said reactant gas is humidified in said upstream unit cell and supplied as a humidified reactant gas to said communicating reactant gas passage, and
a humidity of said additional reactant gas supplied to said communicating reactant gas passage is lower than a humidity of said humidified reactant gas supplied to said communicating reactant gas passage.
3. A fuel cell stack according to claim 1, wherein a number of said downstream unit cells is larger than a number of said upstream cells;
said downstream cells are connected in parallel by reactant gas flow passages; and
said reactant gas flow passage of said upstream unit cells and said reactant gas flow passage of said downstream unit cells ore connected in series.
4. A fuel cell stack according to claim 1, wherein said electrolyte is an ion exchange membrane of solid polymer electrolyte.
Description
BACKGROUND OF THE INVENTION

1. Field of the Invention

The present invention relates to a fuel cell stack including a cell assembly of unit cells stacked together, and a method of supplying reactant gases to the fuel cell stack. Each of the unit cells has a membrane electrode assembly including an anode, a cathode, and an ion exchange membrane of solid polymer electrolyte interposed between the anode and the cathode.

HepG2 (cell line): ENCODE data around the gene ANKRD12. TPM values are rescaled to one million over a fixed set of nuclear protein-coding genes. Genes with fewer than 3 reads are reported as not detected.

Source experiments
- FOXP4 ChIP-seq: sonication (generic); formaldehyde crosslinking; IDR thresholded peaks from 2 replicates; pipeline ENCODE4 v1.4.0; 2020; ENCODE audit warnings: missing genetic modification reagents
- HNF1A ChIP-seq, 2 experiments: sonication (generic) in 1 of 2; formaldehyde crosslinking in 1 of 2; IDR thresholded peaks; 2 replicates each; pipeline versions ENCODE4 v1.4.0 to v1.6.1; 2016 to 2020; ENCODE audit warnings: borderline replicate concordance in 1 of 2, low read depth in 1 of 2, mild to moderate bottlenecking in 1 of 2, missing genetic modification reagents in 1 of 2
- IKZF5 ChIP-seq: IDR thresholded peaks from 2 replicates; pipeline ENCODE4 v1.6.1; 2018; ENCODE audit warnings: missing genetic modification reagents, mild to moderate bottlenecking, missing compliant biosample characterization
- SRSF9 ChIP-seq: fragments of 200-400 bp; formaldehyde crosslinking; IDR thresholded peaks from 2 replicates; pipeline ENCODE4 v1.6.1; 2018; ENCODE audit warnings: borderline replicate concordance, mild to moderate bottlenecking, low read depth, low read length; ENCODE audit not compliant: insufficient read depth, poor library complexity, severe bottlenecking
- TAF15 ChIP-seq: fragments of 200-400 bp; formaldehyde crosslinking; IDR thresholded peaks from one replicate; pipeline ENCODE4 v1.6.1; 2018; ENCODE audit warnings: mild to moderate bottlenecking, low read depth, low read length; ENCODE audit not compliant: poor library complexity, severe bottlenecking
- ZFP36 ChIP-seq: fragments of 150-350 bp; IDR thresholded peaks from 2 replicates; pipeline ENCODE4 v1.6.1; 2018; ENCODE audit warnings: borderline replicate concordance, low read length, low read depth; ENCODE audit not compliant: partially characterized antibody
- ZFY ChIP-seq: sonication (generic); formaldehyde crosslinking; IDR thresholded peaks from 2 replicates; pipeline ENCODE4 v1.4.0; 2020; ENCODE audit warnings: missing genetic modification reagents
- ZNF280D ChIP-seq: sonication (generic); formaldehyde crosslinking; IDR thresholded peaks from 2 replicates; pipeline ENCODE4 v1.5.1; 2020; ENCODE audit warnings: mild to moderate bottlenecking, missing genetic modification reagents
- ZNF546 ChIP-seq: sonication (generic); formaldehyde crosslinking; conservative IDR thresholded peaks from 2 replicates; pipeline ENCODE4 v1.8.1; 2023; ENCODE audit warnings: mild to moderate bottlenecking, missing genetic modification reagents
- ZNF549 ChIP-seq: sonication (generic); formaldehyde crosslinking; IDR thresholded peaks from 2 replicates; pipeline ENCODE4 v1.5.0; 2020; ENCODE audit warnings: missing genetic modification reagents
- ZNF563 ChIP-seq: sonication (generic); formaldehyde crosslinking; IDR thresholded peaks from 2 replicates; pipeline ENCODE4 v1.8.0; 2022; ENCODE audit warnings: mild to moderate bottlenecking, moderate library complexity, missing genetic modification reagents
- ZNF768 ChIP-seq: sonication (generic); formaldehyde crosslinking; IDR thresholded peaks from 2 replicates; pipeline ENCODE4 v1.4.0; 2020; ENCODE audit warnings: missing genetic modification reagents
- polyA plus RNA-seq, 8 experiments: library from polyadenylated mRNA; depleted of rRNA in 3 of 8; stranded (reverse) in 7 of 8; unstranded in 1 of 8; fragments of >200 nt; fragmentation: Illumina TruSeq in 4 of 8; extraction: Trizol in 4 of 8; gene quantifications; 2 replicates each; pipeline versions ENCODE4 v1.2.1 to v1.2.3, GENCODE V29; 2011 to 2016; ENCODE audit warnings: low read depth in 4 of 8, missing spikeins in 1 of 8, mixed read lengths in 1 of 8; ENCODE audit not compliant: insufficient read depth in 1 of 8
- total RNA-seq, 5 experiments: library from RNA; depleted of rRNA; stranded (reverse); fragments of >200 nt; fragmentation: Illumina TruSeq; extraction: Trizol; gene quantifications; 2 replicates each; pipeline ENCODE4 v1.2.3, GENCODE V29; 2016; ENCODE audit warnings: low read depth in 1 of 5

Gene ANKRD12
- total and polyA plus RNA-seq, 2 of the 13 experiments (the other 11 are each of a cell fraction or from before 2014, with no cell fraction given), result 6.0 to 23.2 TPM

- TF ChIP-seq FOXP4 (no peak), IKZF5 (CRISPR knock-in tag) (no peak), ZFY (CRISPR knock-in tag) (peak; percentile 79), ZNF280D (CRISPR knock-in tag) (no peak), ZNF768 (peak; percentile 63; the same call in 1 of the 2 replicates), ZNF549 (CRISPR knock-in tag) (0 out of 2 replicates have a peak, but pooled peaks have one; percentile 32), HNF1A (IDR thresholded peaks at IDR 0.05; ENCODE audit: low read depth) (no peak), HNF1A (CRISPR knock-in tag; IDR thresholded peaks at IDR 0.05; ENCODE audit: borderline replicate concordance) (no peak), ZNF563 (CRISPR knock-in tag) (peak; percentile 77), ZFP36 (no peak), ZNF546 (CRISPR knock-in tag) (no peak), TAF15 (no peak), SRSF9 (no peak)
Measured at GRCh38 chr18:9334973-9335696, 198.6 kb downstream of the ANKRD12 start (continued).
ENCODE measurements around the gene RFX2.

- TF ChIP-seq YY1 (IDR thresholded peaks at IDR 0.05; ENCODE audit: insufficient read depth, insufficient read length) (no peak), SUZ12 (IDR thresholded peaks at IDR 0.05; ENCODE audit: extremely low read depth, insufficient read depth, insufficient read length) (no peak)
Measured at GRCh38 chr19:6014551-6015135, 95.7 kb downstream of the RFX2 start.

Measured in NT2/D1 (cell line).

2. Description of the Related Art

Generally, a solid polymer electrolyte fuel cell employs a membrane electrode assembly (MEA) which comprises two electrodes (anode and cathode) and an electrolyte membrane interposed between the electrodes. The electrolyte membrane is a polymer ion exchange membrane (proton exchange membrane). Each of the electrodes comprises a catalyst and a porous carbon sheet. The membrane electrode assembly is interposed between separators (bipolar plates). The membrane electrode assembly and the separators make up a unit of the fuel cell (unit cell) for generating electricity. A plurality of unit cells are connected together to form a fuel cell stack.

In the fuel cell, a fuel gas such as a hydrogen-containing gas is supplied to the anode. The catalyst of the anode induces a chemical reaction of the fuel gas to split the hydrogen molecule into hydrogen ions (protons) and electrons. The hydrogen ions move toward the cathode through the electrolyte, and the electrons flow through an external circuit to the cathode, creating a DC electric current. An oxygen-containing gas or air is supplied to the cathode. At the cathode, the hydrogen ions from the anode combine with the electrons and oxygen to produce water.

In the fuel cell, if the ion exchange membrane is dried, it is not possible to keep the operation of high output density. Therefore, it is desirable to moisten the ion exchange membrane suitably. Further, the water produced in the electrochemical reaction should be discharged from the fuel cell stack, particularly from the cathode in order to prevent the voltage drop of unit cell due to the condensation of water vapor, for example.